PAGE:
As soon as my fiancé and I moved to Washington, D.C. in 2008, we started looking at school options. Although children were still a few years off, we wanted to give ourselves plenty of time to research the various schools available to us.
The district provides multiple school choices for children starting at age 3, including traditional, charter and private schools, and we were thrilled to learn several dual-language immersion schools were among our choices.
Although some Blacks left the South to pursue economic opportunities, a lot of them had no choice—it was often for safety and security, to escape overt and violent oppression. Blacks leaving the South in droves, was not, of course, the same as being sold as chattel, but it was rooted in oppression nonetheless.
The vast majority of parents believe their children are performing at or above grade level in both reading and math. According to nationally representative data from nonprofit parent advocacy organization Learning Heroes, across race, class, income and education levels, 90% of parents think their children are proficient in these two subjects.
Educators know the reality is very different. National data indicates about 33% of students are proficient in math and 34% are proficient in reading.
The 2016 Learning Heroes survey report — soon to be followed up with the 2017 version — provides a useful touchstone for school districts in their parent engagement efforts. Yoni Geffen, manager of family and empowerment and academic partnership at the Denver Public Schools Office of Family and Community Engagement, said the huge disparity in actual and perceived performance is striking.
“It’s been five years since Tanya McDowell made national headlines after she was charged with larceny for “stealing an education” for her son. Even with some time to think, McDowell believes enrolling her son at a Norwalk Public School was the right call.”
It’s a shame that a mother is charged with a crime for simply wishing a better education for her child. Unbelievable!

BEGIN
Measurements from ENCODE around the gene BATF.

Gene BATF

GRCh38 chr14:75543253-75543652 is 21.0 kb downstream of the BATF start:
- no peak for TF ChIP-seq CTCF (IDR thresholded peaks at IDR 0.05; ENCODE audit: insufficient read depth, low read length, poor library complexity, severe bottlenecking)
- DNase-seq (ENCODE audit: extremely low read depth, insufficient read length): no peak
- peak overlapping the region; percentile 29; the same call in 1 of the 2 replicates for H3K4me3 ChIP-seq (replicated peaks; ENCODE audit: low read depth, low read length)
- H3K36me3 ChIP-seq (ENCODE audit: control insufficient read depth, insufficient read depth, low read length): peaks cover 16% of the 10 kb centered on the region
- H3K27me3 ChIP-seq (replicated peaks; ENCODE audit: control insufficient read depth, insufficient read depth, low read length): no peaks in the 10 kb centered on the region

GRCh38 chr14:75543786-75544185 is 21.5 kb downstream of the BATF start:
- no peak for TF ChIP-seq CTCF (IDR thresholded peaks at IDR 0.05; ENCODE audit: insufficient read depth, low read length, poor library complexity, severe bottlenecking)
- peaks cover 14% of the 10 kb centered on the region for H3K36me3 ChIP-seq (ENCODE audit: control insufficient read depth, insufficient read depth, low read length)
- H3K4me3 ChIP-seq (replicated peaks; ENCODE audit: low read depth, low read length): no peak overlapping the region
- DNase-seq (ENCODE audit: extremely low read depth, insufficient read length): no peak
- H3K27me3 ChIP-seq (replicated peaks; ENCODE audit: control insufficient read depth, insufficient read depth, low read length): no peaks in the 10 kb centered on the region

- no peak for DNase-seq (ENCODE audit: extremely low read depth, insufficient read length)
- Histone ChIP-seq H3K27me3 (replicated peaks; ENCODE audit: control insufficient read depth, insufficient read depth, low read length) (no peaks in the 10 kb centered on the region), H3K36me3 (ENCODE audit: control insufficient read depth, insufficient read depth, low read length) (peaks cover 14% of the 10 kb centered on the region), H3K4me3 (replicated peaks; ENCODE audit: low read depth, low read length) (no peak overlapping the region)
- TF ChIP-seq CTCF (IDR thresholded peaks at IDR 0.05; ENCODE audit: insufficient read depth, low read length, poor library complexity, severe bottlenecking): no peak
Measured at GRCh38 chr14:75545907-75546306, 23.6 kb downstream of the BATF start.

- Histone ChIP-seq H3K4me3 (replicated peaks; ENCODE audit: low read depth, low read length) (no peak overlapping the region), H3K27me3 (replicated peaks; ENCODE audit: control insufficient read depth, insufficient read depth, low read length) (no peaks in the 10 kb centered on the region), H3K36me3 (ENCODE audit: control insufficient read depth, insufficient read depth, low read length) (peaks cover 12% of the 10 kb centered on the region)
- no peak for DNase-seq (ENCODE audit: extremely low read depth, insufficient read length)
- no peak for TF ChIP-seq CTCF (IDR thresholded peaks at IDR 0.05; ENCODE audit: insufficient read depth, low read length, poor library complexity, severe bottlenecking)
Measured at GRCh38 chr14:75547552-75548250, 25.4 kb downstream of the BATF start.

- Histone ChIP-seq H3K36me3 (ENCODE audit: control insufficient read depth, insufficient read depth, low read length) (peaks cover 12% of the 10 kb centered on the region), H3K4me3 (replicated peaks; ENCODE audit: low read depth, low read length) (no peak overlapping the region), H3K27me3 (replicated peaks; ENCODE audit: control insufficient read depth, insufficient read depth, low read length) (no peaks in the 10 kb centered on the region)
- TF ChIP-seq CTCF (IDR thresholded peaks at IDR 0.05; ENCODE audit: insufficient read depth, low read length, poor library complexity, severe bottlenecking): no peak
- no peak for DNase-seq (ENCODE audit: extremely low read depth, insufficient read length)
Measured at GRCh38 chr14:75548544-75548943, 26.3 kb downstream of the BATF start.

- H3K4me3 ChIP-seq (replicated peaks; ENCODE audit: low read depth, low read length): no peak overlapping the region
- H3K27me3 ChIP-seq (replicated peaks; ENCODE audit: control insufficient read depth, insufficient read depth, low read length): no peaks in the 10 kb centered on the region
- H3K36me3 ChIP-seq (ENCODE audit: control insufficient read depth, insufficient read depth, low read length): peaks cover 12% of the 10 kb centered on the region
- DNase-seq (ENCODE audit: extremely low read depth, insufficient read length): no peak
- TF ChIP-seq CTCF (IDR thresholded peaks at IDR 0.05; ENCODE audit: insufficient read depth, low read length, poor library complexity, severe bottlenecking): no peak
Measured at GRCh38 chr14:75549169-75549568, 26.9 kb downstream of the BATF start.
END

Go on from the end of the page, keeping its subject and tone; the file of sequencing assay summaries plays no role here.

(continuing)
“Despite Republican control of the governor’s mansion and both houses of the State Legislature, proposals to significantly expand school choice programs in Iowa are stalled, at least for now. The pushback has come from groups traditionally opposed to the idea — Democrats, school districts, teachers’ unions and parents committed to public schools — but also from some conservatives concerned about the cost to the state.
Iowa is one of 31 states where legislators have proposed creating or expanding school choice programs this year, without Washington even lifting a finger. Even if just a few of the bills pass, the number of children attending private schools with public money could greatly increase, one reason the proposals are meeting resistance.”
Texas teachers’ union has no shame in rallying its supporters to defend their failed monopoly in which poor and minority children suffer the most. Who’s the real sinner here? Those who hold the defenseless captive, or those who seek to break the chains? Source: Teachers, pastors hit Texas Senate’s school voucher bill as ‘sinful’ privatization | Education | Dallas News
WASHINGTON (AP) — Education Secretary Betsy DeVos says school choice and local control are important in education.
Speaking to members of The Council of the Great City Schools, a group of the nation’s largest urban school districts, DeVos stressed that parents, not Washington politicians, should be making choices about their children’s education.
“Parents know better than any politician or administrator the unique needs of each of their children,” DeVos said. “Time and again, when parents are empowered to take charge of their children’s education, when they have quality options we see the results for students. For me this is just common sense.”
There is no doubt about the link between education and economic prosperity. There’s no need to cite here the extensive economic research that connects individual income to educational attainment. A person who attends a good school system is better prepared for college, graduation and eventual entry into a good paying profession.
What happens to a child who is stuck or captive in a chronically failing school system? What are the odds that that kid will end up unemployed, dependent on government assistance, or possibly in jail? What happens to that kid’s dreams or ambitions?
Sadly, in 2017, education remains the battleground for civil rights. There is no reason why a failing school should remain open year after year to ruin the lives of young people. There is also no reason why a person’s ZIP Code should determine their destiny.
If we truly believe that education is the key to success, why do we continue to tolerate a public school system model that keeps certain people captive with no choice other than to attend a failed school system.
The solution is to free people to make choices. All parents, not just the rich, should be free to choose an alternative to the local failed schools. Let parents vote with their feet like any customer would vote when choosing one product over another.
There is no time to waste. Far too many lives are at stake. Let’s free people from educational captivity by giving them choices.